“With the Kenyan government failing to establish a special tribunal for Kenya, and the impotence of the national legal system, the ICC Prosecutor is fully justified in seeking to open an investigation in the 2007-2008 post election violence in Kenya,” said James Gondi, Program Officer, International Commission of Jurists -Kenya (ICJ-Kenya). “We welcome today’s request as it sends a strong sign of hope to victims that justice will be served in Kenya,” he added.

“Today we urge the Court to develop a clear outreach and communications plan to explain the ICC and the Court’s role in Kenya and to enter in a dialogue with affected communities as soon as possible,” said Stephen Lamony, the Coalition’s Africa outreach liaison and situations adviser. “In this process, the Court should consult local civil society and media to design tailored communications strategies for Kenya,” he stressed.

On 16 July 2009, the Prosecutor had received six boxes containing documents and supporting material compiled by the Waki Commission, an international commission of inquiry established by the Government of Kenya to investigate the violence that occurred between December 2007 and February 2008, following presidential elections. The documentation included a sealed envelope containing a list of suspects identified by the Waki Commission as those most responsible for the violence.
The Prosecutor had also received information from Kenyan authorities on witness protection measures and on the status of legal proceedings carried out by national authorities. Thus far national attempts at addressing the post-election violence have resulted in the establishment of the Kenyan Truth, Justice and Reconciliation Commission and discussions in the government to use the regular judicial apparatus instead of a specially constituted tribunal. Constitutional amendments that would have established a special tribunal, as recommended by the Waki Commission, failed to get the requisite consensus in parliament, which meant that the Kenyan Government missed the deadline for initiating prosecutions by the end of September 2009, a deadline agreed upon by both the ICC Prosecutor and the Kenyan Government delegation which visited the ICC on 3 July 2009.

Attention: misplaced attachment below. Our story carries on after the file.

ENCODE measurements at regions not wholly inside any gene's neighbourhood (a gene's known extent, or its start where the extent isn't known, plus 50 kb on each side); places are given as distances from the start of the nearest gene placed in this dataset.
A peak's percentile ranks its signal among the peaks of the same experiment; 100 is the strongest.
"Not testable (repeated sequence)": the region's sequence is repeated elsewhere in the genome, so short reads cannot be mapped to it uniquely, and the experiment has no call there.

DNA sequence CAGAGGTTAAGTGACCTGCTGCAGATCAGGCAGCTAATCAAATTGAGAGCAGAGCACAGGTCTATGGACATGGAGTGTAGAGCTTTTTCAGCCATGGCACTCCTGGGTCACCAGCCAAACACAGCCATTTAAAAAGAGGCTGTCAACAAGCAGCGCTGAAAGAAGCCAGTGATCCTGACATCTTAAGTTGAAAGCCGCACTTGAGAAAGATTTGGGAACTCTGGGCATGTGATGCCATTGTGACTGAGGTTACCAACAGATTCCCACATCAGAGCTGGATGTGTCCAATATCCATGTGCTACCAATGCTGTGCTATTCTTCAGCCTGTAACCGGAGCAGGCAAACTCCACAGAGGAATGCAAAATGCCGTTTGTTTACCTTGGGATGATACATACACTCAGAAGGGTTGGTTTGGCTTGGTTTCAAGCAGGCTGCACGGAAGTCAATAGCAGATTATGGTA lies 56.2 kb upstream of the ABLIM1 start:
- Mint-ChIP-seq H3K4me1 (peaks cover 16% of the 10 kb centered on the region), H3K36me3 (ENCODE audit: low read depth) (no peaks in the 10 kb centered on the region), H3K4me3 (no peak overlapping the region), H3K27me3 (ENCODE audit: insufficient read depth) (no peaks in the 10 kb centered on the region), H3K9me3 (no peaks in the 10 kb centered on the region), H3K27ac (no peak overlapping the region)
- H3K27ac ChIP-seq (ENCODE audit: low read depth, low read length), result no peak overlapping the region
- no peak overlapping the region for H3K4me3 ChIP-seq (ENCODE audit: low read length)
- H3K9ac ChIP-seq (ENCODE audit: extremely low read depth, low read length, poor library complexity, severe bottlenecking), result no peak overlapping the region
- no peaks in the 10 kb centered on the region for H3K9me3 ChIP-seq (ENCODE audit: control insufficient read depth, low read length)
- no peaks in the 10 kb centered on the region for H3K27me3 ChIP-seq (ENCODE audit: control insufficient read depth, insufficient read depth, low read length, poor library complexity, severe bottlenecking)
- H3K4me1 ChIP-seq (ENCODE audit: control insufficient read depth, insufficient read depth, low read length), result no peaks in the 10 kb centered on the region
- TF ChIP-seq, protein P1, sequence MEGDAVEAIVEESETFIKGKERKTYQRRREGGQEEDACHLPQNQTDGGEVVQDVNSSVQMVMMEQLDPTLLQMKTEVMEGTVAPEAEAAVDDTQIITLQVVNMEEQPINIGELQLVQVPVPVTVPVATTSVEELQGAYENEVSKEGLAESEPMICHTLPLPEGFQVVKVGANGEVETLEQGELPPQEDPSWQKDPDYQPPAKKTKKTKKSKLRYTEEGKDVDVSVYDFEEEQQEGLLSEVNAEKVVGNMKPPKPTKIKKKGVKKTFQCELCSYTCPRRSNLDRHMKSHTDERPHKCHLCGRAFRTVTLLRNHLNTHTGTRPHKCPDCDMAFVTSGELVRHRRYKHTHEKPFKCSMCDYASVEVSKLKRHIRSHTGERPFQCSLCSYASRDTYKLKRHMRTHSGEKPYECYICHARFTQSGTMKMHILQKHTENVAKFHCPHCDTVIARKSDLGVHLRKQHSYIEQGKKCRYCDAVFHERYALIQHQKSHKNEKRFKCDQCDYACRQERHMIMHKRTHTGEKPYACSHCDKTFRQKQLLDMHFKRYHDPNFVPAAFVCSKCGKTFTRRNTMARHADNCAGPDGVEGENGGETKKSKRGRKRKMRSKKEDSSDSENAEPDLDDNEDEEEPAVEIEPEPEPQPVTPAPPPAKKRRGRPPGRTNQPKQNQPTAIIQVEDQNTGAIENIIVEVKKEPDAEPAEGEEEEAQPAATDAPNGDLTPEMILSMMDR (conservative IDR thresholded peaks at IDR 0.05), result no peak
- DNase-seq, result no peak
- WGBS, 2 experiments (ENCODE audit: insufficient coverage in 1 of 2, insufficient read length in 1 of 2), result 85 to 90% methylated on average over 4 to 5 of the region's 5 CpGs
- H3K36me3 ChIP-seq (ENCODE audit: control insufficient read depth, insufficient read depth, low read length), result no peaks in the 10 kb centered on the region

The Prosecutor has alleged he supports a “three-pronged approach” to the Kenya situation that would involve prosecution by the ICC of those most responsible for the post-election violence coupled with national accountability proceedings for other perpetrators, the format for which would be determined by the Kenyan Parliament. The third prong would include other mechanisms, such as a Truth, Justice and Reconciliation Commission.
The ICC is the world’s first permanent international court to prosecute war crimes, crimes against humanity and genocide. To date, the ICC has issued twelve arrest warrants for investigations in four of the most brutal conflicts of our time: the Central African Republic; Darfur, Sudan; Uganda and the Democratic Republic of Congo. Four suspects have been arrested and one has appeared voluntarily at the Court. The ICC is also monitoring at least seven other situations on four continents.

Call for Contributions: Eyes on the ICC and Kenya

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Call for Contributions:

The journal, Eyes on the ICC is looking for contributors to its annual publication. With the emerging investigation in Kenya, we would like to see all articles that address the situation there and implications for the Court’s development as a legitimate institution on the international scene.

Eyes on the ICC is the first peer-reviewed, scholarly journal devoted to the study of the International Criminal Court. The journal seeks to advance the understanding of the ICC as well as promote positive relations between the international criminal law community and the United States.

Each submission should contain an abstract, a CV, and appropriate contact information. Articles for this piece may range in length from 10 to 25 pages, double-spaced. Please adhere closely to the Chicago Manual of Style and cite sources in legal format according to the Harvard Blue Book. Deadline: December 21, 2009

All comments, questions, and submissions should be made to